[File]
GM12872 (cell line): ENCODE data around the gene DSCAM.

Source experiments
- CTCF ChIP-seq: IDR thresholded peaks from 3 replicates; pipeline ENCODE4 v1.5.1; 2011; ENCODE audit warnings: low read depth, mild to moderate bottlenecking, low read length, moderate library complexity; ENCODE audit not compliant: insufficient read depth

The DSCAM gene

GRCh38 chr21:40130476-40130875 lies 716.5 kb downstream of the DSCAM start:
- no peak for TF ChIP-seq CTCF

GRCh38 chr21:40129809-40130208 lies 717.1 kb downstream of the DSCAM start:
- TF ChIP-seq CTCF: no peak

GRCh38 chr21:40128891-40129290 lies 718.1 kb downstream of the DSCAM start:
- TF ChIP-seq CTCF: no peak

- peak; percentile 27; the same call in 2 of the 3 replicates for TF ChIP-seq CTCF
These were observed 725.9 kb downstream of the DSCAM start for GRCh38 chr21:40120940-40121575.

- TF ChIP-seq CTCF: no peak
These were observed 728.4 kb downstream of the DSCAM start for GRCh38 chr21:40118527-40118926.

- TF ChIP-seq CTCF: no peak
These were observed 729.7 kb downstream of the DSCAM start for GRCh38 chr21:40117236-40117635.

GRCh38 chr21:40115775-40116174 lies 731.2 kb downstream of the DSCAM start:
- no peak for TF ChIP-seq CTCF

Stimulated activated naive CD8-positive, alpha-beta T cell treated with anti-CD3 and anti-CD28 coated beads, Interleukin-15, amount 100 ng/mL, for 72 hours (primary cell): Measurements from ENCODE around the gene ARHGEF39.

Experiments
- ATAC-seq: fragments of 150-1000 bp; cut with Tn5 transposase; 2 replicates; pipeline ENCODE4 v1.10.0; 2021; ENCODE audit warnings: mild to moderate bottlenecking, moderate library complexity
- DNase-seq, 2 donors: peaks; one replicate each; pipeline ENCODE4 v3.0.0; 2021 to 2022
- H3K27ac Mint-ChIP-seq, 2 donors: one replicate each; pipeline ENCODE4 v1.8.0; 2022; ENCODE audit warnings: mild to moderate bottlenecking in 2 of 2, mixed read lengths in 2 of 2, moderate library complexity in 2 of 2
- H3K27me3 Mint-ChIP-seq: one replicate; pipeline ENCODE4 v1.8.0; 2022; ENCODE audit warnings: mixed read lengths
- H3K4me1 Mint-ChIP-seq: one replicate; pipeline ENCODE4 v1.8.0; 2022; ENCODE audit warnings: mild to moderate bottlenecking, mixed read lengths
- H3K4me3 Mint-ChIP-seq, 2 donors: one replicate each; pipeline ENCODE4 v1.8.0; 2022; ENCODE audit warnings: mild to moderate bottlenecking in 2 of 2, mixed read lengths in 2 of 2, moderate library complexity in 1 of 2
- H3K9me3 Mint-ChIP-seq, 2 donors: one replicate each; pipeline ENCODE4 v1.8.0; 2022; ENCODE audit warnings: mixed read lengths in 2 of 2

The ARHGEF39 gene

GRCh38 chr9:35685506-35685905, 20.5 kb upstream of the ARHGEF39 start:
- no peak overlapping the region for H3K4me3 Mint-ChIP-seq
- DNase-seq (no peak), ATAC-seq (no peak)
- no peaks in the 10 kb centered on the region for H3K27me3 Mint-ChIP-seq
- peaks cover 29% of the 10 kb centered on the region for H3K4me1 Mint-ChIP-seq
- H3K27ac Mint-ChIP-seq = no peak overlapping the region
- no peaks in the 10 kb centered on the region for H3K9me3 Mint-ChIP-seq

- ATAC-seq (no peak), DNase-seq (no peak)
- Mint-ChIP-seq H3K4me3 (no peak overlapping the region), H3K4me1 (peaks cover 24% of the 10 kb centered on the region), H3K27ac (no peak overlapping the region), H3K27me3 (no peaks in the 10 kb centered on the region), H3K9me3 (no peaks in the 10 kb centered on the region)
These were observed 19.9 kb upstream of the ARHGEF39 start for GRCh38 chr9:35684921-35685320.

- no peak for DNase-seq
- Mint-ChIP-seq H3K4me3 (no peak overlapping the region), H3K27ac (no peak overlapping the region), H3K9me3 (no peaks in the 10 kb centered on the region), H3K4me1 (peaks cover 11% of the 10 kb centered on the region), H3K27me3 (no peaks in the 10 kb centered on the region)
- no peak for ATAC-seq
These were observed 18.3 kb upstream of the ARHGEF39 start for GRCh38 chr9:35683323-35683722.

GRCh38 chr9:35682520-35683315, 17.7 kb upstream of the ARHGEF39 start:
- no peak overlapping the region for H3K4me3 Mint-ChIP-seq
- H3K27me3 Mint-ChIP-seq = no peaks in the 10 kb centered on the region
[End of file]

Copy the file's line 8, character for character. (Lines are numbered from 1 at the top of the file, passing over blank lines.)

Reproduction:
- TF ChIP-seq CTCF: no peak